There are two topics concerning Kṛṣṇa. Two kinds of topics, actually. One topic is this Bhagavad-gītā. It is spoken byKṛṣṇa. And the other topic concerning Kṛṣṇa is Śrīmad-Bhāgavatam. That is spoken about Kṛṣṇa. So there are two types of Kṛṣṇa kathā (topics), and both of them are equally potent because they are connected with Kṛṣṇa.
Because the Bhagavad-gītā is spoken on the Battlefield of Kurukṣetra some people have asked what we have to do with the battlefield. We have nothing to do with any battlefield. We are after knowledge of the spiritual sphere. Then, why should we bother about this battlefield? Because Kṛṣṇa is on the battlefield, and therefore the whole battlefield has become Kṛṣṇa-ized. Just as when an electric current is passed into some metal, the whole metal becomes surcharged with electricity; so too, when Kṛṣṇa is interested in some matter, that matter becomes Kṛṣṇa-ized. Otherwise, there would be no need of discussing the Battlefield of Kurukṣetra. That is His omnipotence.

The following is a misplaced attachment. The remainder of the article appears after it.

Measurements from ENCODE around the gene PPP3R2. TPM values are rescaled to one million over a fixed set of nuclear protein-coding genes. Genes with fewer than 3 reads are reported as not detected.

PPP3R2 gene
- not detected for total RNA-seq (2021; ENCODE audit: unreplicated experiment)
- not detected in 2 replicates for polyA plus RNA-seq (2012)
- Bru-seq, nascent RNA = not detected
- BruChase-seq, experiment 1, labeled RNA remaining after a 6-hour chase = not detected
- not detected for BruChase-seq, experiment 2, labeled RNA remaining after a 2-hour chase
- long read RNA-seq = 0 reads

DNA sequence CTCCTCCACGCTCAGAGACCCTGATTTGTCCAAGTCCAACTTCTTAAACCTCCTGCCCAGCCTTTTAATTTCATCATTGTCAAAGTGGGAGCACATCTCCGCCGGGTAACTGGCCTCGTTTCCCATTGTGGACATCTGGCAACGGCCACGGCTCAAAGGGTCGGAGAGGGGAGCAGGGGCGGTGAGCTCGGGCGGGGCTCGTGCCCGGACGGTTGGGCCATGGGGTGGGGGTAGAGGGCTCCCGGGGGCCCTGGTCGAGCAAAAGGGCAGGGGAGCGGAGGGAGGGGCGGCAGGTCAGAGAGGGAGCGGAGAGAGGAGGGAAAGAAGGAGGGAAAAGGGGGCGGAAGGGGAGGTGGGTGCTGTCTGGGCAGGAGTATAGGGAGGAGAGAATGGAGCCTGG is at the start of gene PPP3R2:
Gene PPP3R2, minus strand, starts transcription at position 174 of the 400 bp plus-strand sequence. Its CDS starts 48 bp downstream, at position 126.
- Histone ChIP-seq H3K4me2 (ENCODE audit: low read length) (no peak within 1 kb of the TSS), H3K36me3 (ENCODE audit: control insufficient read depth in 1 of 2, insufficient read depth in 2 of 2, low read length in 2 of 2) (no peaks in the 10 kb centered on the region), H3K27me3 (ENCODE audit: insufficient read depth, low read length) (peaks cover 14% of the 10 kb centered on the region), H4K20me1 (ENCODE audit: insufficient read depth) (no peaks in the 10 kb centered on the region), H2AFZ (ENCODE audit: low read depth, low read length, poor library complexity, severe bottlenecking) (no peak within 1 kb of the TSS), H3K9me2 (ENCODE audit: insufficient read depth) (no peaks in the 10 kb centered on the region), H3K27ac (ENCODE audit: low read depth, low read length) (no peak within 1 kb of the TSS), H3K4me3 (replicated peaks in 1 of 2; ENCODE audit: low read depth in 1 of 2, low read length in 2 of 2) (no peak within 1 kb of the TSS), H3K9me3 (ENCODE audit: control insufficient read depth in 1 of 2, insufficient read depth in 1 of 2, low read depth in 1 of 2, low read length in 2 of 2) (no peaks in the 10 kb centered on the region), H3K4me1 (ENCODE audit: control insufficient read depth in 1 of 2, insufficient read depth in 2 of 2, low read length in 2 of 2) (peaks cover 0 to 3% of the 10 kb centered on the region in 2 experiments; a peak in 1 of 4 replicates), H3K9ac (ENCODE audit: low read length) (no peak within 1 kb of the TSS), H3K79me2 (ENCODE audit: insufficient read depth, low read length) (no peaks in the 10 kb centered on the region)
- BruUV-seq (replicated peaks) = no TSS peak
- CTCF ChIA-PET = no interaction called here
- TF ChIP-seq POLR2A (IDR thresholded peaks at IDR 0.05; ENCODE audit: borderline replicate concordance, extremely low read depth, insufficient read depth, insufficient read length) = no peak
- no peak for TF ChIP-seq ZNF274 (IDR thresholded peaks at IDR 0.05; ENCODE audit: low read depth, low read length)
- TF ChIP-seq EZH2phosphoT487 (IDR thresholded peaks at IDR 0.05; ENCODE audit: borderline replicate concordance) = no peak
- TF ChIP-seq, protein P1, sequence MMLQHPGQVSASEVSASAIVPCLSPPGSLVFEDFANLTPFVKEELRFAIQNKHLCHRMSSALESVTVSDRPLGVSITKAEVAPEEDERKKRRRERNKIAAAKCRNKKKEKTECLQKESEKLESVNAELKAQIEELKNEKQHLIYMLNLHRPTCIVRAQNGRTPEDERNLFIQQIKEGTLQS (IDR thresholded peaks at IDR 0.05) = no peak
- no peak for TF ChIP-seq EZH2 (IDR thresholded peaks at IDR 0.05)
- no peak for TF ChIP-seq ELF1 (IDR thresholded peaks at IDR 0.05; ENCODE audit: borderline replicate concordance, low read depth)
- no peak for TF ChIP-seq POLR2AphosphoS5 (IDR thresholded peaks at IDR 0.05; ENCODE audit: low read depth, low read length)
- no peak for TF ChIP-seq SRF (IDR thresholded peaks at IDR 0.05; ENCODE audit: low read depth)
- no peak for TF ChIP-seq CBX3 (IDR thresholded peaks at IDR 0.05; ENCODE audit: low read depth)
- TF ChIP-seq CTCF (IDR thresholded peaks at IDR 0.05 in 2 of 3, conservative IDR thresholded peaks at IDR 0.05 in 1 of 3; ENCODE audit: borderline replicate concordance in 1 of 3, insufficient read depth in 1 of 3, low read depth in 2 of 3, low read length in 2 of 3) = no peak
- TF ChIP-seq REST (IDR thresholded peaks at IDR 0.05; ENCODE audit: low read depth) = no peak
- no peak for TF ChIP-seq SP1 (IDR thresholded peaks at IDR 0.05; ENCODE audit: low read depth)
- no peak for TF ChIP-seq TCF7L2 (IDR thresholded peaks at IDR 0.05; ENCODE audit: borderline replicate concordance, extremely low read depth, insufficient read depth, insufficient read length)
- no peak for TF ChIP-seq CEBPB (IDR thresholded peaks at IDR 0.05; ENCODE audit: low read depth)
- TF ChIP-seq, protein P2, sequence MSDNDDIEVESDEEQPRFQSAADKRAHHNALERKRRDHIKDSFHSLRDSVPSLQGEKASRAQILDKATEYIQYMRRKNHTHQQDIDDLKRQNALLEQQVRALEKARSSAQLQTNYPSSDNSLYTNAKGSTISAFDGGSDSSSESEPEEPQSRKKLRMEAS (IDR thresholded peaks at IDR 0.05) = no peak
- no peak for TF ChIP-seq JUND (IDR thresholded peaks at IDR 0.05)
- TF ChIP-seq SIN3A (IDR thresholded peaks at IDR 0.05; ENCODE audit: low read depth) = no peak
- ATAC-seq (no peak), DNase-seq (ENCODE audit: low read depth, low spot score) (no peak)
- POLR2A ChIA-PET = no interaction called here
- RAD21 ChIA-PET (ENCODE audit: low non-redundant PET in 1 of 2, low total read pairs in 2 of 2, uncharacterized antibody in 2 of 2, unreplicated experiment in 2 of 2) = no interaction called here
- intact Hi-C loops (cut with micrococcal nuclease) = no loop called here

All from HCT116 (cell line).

This omnipotence is also described in Śrīmad-Bhāgavatam.There are many Kṛṣṇa kathās. The Vedic literature is full of them. Vedas mean that they are Kṛṣṇa kathās. Scripture, including the Vedas, may appear to be different, but they are all meant for Kṛṣṇa kathā. If we simply hear these topics on Kṛṣṇa, then what will be the result? It is pure transcendental vibration, and the result will be spiritual consciousness.